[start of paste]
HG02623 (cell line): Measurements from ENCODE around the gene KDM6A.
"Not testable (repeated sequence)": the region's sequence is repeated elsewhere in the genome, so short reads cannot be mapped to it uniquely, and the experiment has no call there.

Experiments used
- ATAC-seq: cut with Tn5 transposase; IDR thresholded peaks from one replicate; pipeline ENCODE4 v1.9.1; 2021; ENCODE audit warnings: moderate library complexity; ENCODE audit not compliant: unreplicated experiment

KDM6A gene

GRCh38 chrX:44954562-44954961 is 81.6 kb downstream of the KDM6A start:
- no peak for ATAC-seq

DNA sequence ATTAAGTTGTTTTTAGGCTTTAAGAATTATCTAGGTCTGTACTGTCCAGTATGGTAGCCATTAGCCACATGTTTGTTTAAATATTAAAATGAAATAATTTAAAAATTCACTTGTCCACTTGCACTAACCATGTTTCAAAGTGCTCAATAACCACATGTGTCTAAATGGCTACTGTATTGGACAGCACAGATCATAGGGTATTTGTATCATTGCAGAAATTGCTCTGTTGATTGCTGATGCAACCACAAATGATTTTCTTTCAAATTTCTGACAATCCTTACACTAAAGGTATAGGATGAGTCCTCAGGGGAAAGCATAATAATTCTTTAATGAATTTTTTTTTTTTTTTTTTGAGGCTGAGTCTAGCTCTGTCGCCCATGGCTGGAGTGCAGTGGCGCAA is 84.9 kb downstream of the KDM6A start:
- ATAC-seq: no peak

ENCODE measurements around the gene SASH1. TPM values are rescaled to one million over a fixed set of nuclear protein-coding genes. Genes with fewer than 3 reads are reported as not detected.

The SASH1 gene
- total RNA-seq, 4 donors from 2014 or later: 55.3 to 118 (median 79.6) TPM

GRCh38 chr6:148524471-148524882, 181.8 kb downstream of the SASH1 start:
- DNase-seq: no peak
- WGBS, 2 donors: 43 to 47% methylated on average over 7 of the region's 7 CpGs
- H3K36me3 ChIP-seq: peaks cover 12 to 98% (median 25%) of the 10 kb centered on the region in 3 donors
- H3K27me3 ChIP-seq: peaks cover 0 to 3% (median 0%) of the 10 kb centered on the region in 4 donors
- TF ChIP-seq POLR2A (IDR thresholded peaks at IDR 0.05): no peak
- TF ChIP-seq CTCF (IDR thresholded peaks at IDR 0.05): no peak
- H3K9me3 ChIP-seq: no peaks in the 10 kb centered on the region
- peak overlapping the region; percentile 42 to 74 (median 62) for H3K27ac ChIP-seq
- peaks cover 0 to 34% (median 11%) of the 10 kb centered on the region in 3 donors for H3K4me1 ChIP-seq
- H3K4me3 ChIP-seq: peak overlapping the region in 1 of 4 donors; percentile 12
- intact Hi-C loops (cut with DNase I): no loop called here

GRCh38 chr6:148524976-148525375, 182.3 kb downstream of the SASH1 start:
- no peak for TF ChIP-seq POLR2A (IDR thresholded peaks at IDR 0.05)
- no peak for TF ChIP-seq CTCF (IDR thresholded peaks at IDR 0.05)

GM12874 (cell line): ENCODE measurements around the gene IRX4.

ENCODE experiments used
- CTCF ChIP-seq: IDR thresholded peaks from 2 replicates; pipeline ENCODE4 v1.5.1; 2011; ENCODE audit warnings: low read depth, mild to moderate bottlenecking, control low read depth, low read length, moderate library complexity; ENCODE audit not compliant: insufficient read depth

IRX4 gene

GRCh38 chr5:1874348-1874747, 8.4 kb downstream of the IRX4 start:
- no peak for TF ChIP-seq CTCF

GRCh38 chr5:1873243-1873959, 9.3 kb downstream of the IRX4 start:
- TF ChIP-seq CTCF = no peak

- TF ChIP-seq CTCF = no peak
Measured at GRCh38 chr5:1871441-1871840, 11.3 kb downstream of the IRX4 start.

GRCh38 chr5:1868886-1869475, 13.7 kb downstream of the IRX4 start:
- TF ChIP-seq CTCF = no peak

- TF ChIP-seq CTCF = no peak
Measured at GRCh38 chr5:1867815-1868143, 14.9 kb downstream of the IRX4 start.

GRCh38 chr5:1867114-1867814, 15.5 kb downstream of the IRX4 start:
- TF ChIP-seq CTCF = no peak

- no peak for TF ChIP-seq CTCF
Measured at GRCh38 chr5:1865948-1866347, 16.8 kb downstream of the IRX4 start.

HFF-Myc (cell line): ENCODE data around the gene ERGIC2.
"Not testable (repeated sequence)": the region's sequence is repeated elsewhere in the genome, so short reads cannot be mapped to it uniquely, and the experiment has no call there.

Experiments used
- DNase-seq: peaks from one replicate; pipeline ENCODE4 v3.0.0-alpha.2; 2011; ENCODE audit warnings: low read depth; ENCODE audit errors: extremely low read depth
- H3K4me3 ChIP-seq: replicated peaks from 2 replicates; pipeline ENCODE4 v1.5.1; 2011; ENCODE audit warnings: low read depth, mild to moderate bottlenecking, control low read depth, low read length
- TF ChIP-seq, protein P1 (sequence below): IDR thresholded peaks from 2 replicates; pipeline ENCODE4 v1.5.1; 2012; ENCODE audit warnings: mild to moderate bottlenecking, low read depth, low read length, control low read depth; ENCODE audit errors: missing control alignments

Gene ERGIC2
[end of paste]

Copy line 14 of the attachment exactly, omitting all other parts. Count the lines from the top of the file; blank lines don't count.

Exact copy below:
- DNase-seq: no peak